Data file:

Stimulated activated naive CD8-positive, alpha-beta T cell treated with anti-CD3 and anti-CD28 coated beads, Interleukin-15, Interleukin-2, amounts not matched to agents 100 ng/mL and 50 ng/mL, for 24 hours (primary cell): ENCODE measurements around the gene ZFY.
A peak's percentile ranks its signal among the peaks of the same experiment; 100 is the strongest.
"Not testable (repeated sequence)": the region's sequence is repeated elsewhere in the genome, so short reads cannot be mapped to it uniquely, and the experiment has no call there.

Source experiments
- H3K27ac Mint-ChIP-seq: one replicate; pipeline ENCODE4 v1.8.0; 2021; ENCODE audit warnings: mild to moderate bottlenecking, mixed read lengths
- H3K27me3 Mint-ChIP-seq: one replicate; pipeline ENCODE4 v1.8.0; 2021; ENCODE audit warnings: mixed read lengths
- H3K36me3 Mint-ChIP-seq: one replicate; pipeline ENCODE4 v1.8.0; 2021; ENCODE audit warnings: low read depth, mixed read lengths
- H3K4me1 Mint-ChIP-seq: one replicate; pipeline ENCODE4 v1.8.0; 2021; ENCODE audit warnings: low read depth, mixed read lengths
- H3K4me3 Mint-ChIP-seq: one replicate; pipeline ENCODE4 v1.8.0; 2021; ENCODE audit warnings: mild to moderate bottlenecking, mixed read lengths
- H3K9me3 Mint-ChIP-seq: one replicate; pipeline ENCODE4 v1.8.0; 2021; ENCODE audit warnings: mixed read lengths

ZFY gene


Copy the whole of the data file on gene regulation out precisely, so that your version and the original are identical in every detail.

Stimulated activated naive CD8-positive, alpha-beta T cell treated with anti-CD3 and anti-CD28 coated beads, Interleukin-15, Interleukin-2, amounts not matched to agents 100 ng/mL and 50 ng/mL, for 24 hours (primary cell): ENCODE measurements around the gene ZFY.
A peak's percentile ranks its signal among the peaks of the same experiment; 100 is the strongest.
"Not testable (repeated sequence)": the region's sequence is repeated elsewhere in the genome, so short reads cannot be mapped to it uniquely, and the experiment has no call there.

Source experiments
- H3K27ac Mint-ChIP-seq: one replicate; pipeline ENCODE4 v1.8.0; 2021; ENCODE audit warnings: mild to moderate bottlenecking, mixed read lengths
- H3K27me3 Mint-ChIP-seq: one replicate; pipeline ENCODE4 v1.8.0; 2021; ENCODE audit warnings: mixed read lengths
- H3K36me3 Mint-ChIP-seq: one replicate; pipeline ENCODE4 v1.8.0; 2021; ENCODE audit warnings: low read depth, mixed read lengths
- H3K4me1 Mint-ChIP-seq: one replicate; pipeline ENCODE4 v1.8.0; 2021; ENCODE audit warnings: low read depth, mixed read lengths
- H3K4me3 Mint-ChIP-seq: one replicate; pipeline ENCODE4 v1.8.0; 2021; ENCODE audit warnings: mild to moderate bottlenecking, mixed read lengths
- H3K9me3 Mint-ChIP-seq: one replicate; pipeline ENCODE4 v1.8.0; 2021; ENCODE audit warnings: mixed read lengths

ZFY gene